Thanks to a cruel prank five years ago and a recent breakup, Bryan Colby is cynical about, and hates, Valentine’s Day. His best friend, Tyler, is pressing him to go to a Valentine’s Day party that is a huge event in town, but all Bryan wants to do is stay out of it and concentrate on selling houses for Barclay’s Real Estate. In fact, it’s that desire to sell those houses that gets him in trouble. Bryan thinks he’s going to an empty property to give someone a walk through. Instead, he gets attacked, and his car and briefcase are stolen. When Bryan comes to, he sees a handsome face above him. This man introduces himself as Officer Ben Collins, and he’ll be handling the investigation to find Bryan’s attackers.
Bryan’s shameless flirting is difficult for Ben to resist…not that hasn’t tried. Ben has never been pursued like this before. Eventually, he gives in and decides to meet Bryan for coffee. That coffee leads to the men spending a little time together, and one thing leads to another. The sex is amazing, but Ben’s not the romantic type, and he’s not really out at work. However, it’s hard to deny Bryan and his charm.
Will Bryan and Ben be able to get over their Valentine’s Day aversion, overcome their issues, and build a relationship?
I really enjoyed this book. I thought it was fun, flirty, and sexy. Bryan and Ben are lovable, even with Bryan laying it on thick to try to bed Ben. They both try to present tough exteriors, but it’s obvious that underneath those exteriors are two vulnerable men who need someone special in their lives. I found their stories compelling, and I wanted to know more about them….especially Bryan. He suffered a humiliating prank five years ago and I can really understand where he’s coming from when he says he hates Valentine’s Day.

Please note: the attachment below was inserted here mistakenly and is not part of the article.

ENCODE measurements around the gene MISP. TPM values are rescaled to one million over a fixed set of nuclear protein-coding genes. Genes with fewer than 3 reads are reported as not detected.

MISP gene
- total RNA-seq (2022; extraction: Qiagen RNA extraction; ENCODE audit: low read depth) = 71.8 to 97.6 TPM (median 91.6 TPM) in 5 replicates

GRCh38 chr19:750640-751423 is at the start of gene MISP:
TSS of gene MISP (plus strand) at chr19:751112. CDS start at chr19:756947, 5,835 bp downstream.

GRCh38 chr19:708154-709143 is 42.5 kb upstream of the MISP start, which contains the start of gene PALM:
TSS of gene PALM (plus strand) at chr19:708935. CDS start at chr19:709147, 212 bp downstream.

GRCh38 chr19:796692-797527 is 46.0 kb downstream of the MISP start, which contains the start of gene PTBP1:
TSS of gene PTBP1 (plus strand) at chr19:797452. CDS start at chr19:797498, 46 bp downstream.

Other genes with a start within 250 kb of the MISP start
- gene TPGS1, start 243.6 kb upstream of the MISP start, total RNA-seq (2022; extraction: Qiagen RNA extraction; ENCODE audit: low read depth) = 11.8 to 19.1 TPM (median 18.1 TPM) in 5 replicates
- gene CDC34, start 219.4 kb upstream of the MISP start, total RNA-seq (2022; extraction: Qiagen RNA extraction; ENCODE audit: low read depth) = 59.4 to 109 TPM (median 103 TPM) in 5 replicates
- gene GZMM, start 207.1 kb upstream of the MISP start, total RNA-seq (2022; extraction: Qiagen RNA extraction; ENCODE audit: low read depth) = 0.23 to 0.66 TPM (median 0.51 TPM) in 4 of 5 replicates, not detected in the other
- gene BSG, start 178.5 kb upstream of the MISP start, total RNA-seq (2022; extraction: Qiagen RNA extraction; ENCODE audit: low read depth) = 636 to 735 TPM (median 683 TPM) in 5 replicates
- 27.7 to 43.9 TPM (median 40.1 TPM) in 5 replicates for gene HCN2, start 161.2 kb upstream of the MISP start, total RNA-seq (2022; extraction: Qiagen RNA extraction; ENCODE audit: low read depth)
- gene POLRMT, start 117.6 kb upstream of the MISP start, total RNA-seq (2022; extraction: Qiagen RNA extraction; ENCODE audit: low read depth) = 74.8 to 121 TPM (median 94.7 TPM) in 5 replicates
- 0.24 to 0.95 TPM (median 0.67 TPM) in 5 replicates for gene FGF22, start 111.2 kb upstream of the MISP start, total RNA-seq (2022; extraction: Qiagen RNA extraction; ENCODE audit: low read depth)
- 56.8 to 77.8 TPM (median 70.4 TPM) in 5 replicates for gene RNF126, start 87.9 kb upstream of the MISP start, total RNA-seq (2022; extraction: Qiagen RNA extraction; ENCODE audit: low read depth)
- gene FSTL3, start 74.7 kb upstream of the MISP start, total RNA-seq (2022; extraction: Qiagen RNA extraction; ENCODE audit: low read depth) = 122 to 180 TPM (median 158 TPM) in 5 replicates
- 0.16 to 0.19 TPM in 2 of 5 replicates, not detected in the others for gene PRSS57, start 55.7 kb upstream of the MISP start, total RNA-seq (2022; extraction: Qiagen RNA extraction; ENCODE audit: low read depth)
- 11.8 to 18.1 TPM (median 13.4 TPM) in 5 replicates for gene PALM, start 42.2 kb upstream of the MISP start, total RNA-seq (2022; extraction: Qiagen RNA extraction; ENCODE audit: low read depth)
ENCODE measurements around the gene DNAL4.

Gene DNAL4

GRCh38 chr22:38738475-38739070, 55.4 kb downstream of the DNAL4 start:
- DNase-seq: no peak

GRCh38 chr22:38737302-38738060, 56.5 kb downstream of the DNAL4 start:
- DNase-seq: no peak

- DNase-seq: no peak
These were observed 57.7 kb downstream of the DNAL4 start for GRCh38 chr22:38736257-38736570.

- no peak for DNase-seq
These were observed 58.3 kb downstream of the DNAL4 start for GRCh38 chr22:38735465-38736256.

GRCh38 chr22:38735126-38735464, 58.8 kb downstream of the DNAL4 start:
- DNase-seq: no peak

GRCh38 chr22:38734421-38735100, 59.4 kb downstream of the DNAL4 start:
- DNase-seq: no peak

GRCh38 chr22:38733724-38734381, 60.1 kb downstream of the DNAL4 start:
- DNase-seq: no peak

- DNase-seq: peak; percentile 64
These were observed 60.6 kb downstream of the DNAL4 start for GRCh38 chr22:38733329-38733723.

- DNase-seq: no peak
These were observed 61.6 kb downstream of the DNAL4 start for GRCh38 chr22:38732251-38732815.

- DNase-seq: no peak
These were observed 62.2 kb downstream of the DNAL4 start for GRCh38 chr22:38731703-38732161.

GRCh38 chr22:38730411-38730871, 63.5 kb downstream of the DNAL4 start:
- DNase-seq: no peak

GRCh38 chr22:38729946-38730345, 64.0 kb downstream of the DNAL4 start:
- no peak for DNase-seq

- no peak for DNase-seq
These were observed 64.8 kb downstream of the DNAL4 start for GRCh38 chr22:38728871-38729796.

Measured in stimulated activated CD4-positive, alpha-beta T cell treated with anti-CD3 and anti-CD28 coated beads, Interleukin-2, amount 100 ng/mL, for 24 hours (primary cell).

I loved the detailed descriptions of the locations mentioned in the book. They were just enough to let me “see” what was going on without being overwhelmed by tiny and unnecessary ones. I consider this to be a great example of the author’s skill with dialogue. Rather than endless droning about what color the couch is, or what color tie Bryan wore to show the house where he was attacked, Bryan, Ben, and the others actually talk. I’m a fan of characters who talk to each other. It helps me to get to know them on a more personal level.
There are a few background characters who played an important role in Valentine’s Day Blues. I think the really major one, though, is Bryan’s BFF Tyler. He’s the only character in this charming book that I disliked. Tyler is obsessed with a Valentine’s Day party that’s being thrown and how he wants Bryan to loosen up and go with him. It’s not cute like Bryan trying to get Ben to go for coffee (and other things). Let me give you an example. Bryan was brutally attacked by two men who pretended to want to look at a house. He’s in the hospital and in pain, but Tyler asks “Will you still be able to make the party?” Even though he does show concern for Bryan, that came off to me as obnoxious.
The story flows nicely from chapter to chapter. It’s told in the third person, and I think that’s the best choice Bowie could have made. Again, this goes back to the dialogue. Everything was seamless thanks to the conversations the characters had with each other. It was that smooth flow that helped keep my attention from beginning to end of the story. I read it in one shot because I was caught up in what was happening.
There were really no surprises with the end of the book. However, that was perfectly fine by me. I would consider Valentine’s Day Blues to be a “comfort” read…a short, sweet (very sweet), and to-the-point romance. It’s the perfect story for the upcoming Valentine’s holiday. I highly recommend this one. It’s downright adorable.